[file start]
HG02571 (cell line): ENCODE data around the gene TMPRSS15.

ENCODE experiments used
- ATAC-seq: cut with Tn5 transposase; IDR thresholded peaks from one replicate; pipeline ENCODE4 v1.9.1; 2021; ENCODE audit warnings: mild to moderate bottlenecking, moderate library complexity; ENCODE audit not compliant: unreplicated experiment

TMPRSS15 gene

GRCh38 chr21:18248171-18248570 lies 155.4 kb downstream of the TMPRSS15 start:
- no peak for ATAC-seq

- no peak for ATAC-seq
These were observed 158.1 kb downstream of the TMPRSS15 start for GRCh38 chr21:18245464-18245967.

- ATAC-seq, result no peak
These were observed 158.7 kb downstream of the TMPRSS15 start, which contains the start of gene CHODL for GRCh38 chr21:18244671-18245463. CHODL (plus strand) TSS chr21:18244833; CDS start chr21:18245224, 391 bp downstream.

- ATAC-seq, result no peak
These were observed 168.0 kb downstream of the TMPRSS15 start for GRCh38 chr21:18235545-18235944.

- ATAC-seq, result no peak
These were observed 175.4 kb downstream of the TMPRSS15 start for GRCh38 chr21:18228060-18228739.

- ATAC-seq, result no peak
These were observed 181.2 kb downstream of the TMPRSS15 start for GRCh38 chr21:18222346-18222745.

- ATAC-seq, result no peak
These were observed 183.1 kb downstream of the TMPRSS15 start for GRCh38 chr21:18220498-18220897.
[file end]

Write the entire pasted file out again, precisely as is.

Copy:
HG02571 (cell line): ENCODE data around the gene TMPRSS15.

ENCODE experiments used
- ATAC-seq: cut with Tn5 transposase; IDR thresholded peaks from one replicate; pipeline ENCODE4 v1.9.1; 2021; ENCODE audit warnings: mild to moderate bottlenecking, moderate library complexity; ENCODE audit not compliant: unreplicated experiment

TMPRSS15 gene

GRCh38 chr21:18248171-18248570 lies 155.4 kb downstream of the TMPRSS15 start:
- no peak for ATAC-seq

- no peak for ATAC-seq
These were observed 158.1 kb downstream of the TMPRSS15 start for GRCh38 chr21:18245464-18245967.

- ATAC-seq, result no peak
These were observed 158.7 kb downstream of the TMPRSS15 start, which contains the start of gene CHODL for GRCh38 chr21:18244671-18245463. CHODL (plus strand) TSS chr21:18244833; CDS start chr21:18245224, 391 bp downstream.

- ATAC-seq, result no peak
These were observed 168.0 kb downstream of the TMPRSS15 start for GRCh38 chr21:18235545-18235944.

- ATAC-seq, result no peak
These were observed 175.4 kb downstream of the TMPRSS15 start for GRCh38 chr21:18228060-18228739.

- ATAC-seq, result no peak
These were observed 181.2 kb downstream of the TMPRSS15 start for GRCh38 chr21:18222346-18222745.

- ATAC-seq, result no peak
These were observed 183.1 kb downstream of the TMPRSS15 start for GRCh38 chr21:18220498-18220897.